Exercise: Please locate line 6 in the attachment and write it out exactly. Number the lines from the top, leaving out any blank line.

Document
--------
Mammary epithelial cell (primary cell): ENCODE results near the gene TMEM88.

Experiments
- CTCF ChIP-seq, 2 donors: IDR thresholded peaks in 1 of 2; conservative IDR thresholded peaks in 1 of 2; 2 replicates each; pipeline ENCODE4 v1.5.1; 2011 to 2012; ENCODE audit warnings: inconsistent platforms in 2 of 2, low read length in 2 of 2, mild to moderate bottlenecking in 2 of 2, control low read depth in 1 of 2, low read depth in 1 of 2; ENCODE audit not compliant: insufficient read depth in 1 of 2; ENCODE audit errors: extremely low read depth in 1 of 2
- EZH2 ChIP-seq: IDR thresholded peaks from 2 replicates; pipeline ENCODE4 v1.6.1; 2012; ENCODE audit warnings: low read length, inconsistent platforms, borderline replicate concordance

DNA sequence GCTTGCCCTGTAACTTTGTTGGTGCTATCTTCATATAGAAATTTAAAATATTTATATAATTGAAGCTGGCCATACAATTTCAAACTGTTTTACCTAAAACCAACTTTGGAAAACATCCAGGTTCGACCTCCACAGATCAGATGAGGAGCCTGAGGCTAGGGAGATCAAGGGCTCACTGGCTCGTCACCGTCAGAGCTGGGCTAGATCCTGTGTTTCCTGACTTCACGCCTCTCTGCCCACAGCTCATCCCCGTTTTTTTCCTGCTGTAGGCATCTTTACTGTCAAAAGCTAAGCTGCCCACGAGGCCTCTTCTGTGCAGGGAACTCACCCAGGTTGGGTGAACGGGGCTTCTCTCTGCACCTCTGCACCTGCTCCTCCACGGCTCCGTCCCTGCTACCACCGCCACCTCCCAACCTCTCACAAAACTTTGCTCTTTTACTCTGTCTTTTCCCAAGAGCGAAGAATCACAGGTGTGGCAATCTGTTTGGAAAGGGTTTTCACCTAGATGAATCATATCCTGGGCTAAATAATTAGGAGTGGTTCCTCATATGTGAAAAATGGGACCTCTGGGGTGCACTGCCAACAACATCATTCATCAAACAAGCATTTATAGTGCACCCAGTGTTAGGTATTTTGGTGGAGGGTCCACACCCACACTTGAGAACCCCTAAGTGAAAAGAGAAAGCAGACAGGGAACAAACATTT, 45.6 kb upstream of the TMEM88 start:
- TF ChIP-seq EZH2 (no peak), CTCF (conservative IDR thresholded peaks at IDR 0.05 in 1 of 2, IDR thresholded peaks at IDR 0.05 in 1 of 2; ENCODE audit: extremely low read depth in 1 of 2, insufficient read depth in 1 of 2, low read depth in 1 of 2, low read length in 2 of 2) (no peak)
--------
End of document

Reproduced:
- TF ChIP-seq EZH2 (no peak), CTCF (conservative IDR thresholded peaks at IDR 0.05 in 1 of 2, IDR thresholded peaks at IDR 0.05 in 1 of 2; ENCODE audit: extremely low read depth in 1 of 2, insufficient read depth in 1 of 2, low read depth in 1 of 2, low read length in 2 of 2) (no peak)